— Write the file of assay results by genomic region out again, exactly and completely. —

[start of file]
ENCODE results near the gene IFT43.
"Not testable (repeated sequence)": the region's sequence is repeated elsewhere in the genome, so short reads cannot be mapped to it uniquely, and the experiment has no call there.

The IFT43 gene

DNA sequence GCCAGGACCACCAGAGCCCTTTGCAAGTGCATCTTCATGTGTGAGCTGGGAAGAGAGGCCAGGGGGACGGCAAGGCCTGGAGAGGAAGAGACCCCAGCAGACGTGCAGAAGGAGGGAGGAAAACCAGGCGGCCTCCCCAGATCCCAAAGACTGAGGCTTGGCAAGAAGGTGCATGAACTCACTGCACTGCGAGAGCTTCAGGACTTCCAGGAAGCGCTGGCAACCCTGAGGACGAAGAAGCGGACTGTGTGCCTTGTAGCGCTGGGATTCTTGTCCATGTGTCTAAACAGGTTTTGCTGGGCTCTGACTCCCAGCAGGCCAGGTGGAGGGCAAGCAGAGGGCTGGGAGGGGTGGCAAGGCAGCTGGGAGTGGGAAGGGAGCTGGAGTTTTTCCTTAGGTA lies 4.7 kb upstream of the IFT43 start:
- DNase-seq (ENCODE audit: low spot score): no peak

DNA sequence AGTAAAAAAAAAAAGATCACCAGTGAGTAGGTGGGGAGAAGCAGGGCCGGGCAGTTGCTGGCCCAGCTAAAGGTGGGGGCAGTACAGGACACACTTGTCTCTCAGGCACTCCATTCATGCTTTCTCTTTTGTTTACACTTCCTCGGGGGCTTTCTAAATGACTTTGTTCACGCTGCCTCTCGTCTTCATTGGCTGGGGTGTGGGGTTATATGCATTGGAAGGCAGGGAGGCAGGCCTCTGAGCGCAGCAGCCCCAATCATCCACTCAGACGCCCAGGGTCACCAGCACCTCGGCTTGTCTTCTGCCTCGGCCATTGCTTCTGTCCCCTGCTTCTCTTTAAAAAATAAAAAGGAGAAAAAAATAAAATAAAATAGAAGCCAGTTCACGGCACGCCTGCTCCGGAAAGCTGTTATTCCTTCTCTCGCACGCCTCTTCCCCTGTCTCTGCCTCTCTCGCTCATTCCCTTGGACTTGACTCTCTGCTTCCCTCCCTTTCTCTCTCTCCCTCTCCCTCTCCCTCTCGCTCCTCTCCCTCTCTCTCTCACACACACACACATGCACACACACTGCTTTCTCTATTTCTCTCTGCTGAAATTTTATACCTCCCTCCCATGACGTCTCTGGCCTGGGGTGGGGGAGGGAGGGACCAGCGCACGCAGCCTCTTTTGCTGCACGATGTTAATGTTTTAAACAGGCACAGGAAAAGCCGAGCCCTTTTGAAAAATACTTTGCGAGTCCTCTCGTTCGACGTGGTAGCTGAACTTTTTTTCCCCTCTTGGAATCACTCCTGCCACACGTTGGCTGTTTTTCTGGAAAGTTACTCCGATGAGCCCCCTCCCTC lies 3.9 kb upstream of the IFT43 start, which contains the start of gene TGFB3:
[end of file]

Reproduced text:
ENCODE results near the gene IFT43.
"Not testable (repeated sequence)": the region's sequence is repeated elsewhere in the genome, so short reads cannot be mapped to it uniquely, and the experiment has no call there.

The IFT43 gene

DNA sequence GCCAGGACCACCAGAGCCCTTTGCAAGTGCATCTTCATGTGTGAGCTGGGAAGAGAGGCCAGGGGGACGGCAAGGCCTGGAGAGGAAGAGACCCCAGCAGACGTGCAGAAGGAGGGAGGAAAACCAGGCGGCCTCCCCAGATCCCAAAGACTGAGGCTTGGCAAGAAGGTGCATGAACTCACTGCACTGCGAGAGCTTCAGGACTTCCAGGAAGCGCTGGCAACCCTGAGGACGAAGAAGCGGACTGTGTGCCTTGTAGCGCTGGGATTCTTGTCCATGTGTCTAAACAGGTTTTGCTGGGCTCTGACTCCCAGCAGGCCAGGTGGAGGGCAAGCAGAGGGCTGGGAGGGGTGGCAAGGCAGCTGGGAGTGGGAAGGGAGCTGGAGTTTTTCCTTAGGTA lies 4.7 kb upstream of the IFT43 start:
- DNase-seq (ENCODE audit: low spot score): no peak

DNA sequence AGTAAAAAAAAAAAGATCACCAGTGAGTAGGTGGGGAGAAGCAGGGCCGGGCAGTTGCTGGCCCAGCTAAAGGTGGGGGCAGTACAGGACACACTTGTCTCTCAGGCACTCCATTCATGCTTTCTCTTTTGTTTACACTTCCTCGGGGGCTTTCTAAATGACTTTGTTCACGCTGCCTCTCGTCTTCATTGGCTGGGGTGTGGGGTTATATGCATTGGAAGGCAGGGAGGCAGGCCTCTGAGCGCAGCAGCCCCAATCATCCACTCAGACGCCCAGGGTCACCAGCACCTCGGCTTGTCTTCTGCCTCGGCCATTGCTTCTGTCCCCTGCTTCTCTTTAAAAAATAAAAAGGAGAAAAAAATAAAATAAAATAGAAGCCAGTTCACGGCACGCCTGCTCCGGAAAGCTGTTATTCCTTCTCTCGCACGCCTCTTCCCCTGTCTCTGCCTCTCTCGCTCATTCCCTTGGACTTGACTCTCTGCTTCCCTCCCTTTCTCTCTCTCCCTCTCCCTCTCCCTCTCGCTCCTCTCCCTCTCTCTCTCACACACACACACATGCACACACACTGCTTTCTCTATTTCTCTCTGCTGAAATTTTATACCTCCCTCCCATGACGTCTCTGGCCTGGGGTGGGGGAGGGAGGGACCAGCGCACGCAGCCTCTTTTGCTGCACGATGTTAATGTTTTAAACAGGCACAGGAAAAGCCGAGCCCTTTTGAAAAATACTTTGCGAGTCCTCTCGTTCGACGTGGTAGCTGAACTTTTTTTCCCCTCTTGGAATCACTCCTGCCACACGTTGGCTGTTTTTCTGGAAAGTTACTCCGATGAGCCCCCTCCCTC lies 3.9 kb upstream of the IFT43 start, which contains the start of gene TGFB3: